). Another consideration is that the biophysical interaction between SP-B and surfactant lipids, which determines lipid organization and surface activity, is influenced by both the concentration of peptide and composition of the lipids (21
). Alterations in surfactant lipid composition occur in newborn premature infants who have surfactant deficiency (22
) as well as in those with later-acquired dysfunction, as we describe in this study (11
). It is therefore likely that variability in the response to late therapy with surfactant depends on both the level of SP-B (which is determined by synthetic and clearance rates) and the lipid composition of endogenous surfactant.
It was also interesting to note that total protein in the surfactant fraction fell with surfactant treatment (albeit not to a statistically significant extent), suggesting that there was an amelioration of pulmonary edema or epithelial injury and sloughing with surfactant therapy. Pulmonary edema has been described in chronically ventilated preterm lambs (18
); it occurs in experimental SP-B deficiency and is associated with increase alveolar protein levels (23
). However, the relationship between alveolar protein content and surfactant is variable per data from animal studies. In the setting of high tidal volume ventilation in rodents, the increase in total lavage protein was associated with decreased surfactant function, despite increase in surfactant levels (24
). Other studies of various forms of augmented surfactant administration have shown anti-inflammatory effects but no differences in total aspirate protein levels (25
). In our previous open-label study of the effects of calfactant administration, late administration surfactant had no sustained effect on inflammatory mediators in lung aspirate fluid (13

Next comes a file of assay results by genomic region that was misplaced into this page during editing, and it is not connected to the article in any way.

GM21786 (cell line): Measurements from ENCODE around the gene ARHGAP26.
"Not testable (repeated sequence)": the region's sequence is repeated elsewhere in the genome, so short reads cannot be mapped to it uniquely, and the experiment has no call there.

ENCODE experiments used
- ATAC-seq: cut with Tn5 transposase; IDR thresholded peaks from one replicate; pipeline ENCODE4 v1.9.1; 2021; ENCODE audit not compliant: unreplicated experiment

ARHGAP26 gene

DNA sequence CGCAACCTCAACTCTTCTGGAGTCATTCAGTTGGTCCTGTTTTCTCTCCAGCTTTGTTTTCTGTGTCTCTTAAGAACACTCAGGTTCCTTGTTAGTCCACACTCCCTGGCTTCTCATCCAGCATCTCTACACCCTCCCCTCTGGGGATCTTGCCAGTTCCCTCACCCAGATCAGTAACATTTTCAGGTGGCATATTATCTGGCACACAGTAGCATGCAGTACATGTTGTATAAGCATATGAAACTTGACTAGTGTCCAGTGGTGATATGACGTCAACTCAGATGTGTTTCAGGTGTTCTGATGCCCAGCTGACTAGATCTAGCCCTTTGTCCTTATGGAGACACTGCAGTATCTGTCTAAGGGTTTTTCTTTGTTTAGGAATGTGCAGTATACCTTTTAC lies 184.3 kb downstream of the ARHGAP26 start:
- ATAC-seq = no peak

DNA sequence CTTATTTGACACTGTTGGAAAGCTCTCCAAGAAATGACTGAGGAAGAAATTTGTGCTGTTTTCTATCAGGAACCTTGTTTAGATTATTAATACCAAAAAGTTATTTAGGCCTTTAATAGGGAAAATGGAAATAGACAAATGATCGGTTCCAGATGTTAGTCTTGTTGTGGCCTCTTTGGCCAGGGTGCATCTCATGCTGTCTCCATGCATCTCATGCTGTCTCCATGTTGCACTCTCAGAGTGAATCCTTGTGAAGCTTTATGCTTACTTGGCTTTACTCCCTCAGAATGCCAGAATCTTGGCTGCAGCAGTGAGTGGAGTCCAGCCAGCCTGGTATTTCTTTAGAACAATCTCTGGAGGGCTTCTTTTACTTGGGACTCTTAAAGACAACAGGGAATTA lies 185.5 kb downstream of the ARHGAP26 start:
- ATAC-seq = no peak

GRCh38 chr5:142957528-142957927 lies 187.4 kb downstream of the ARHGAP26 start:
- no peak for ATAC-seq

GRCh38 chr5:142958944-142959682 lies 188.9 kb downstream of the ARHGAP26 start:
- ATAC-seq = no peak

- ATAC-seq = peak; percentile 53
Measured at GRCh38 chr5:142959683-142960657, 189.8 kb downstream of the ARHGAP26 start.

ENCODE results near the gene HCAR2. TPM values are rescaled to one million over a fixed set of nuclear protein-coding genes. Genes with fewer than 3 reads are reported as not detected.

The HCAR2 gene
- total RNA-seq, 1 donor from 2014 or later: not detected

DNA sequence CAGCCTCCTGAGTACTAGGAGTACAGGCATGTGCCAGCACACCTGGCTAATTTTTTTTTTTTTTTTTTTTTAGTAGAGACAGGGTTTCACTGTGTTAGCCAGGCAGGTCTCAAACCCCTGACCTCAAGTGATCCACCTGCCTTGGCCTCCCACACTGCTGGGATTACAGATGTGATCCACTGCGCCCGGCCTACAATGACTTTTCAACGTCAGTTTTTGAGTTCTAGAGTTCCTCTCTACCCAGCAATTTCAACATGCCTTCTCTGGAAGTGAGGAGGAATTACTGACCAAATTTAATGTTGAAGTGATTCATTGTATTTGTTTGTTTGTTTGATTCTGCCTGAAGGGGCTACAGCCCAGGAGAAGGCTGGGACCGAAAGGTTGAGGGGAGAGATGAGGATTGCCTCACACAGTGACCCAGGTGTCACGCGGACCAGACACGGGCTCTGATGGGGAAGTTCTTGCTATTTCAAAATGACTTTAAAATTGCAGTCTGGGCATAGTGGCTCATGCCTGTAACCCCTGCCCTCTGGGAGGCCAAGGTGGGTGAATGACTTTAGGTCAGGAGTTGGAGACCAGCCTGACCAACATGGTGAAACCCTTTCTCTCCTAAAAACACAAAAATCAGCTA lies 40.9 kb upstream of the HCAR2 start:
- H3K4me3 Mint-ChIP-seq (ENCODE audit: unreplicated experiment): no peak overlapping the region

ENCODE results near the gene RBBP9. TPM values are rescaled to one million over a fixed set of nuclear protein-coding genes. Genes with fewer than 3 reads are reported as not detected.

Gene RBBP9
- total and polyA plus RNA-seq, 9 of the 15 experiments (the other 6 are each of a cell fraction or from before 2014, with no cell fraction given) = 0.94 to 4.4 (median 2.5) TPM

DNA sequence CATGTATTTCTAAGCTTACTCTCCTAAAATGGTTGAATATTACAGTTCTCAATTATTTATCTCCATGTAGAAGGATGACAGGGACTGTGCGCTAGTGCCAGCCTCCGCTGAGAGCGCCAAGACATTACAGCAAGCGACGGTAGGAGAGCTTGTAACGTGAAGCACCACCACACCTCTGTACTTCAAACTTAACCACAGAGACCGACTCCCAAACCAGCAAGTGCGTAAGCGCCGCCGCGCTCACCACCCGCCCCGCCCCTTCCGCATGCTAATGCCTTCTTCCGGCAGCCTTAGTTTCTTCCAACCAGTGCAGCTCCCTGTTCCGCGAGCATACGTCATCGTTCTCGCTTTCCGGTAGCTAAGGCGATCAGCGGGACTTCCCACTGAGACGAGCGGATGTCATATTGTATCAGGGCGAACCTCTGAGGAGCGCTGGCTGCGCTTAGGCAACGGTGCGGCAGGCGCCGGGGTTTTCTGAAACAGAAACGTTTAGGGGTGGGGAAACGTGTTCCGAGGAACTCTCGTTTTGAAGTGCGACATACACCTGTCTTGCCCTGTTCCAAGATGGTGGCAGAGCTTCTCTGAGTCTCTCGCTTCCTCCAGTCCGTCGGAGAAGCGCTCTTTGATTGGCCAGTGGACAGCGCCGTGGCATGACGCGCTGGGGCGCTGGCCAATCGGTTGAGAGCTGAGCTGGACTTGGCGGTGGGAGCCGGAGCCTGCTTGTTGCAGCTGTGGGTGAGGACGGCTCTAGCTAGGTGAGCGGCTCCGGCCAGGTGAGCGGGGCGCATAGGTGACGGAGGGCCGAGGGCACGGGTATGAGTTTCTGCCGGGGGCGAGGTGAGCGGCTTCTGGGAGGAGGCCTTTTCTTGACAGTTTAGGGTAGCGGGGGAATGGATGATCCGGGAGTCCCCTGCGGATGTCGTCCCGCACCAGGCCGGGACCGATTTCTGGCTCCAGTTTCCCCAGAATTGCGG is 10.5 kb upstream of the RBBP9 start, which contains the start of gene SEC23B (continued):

). However, in that study, we did not collect daily tracheal aspirate samples during dosing and we had no control group to assess the effects of surfactant administration on the inflammatory profile in chronically ventilated infants.
Pathophysiologic factors that probably contribute to the development of BPD include lung injury secondary to hyperoxia, barotrauma from mechanical ventilation, and atelectasis (18
). Given the multifactorial nature of BPD, a dosing regimen that failed to achieve persistent maintenance of SP-B content, and the smallness of our sample for this feasibility study, we were not surprised to observe only a modest, nonsignificant effect on clinical outcome in the infants at PMA of 36
wk. to compare these outcomes with those of infants enrolled in our previous iNO-only study (nitric oxide for the prevention of chronic lung disease), we extracted unpublished outcome data relating to infants who were similar to those enrolled in this pilot study (BW ≤1,000
g, intubated at the time of study enrollment, and having study treatment initiated at day of life 7–14) (6
). There were 92 infants meeting these criteria in the iNO group and 97 infants in the placebo group; these represented only one-third of the total study enrollment. At a PMA of 36
wk, 46% of the iNO-treated infants and 25% of the placebo-treated infants had survived and without a diagnosis of BPD. Although our outcomes in our study approached those of iNO-treated infants in nitric oxide for the prevention of chronic lung disease, due to the multifactorial nature of BPD, we had hoped to improve upon these outcomes with combination therapy. Data from our various studies have suggested that there has been an evolution in this patient population. In our earlier (1997–2001) descriptive study, 47% of the infants had surfactant dysfunction (11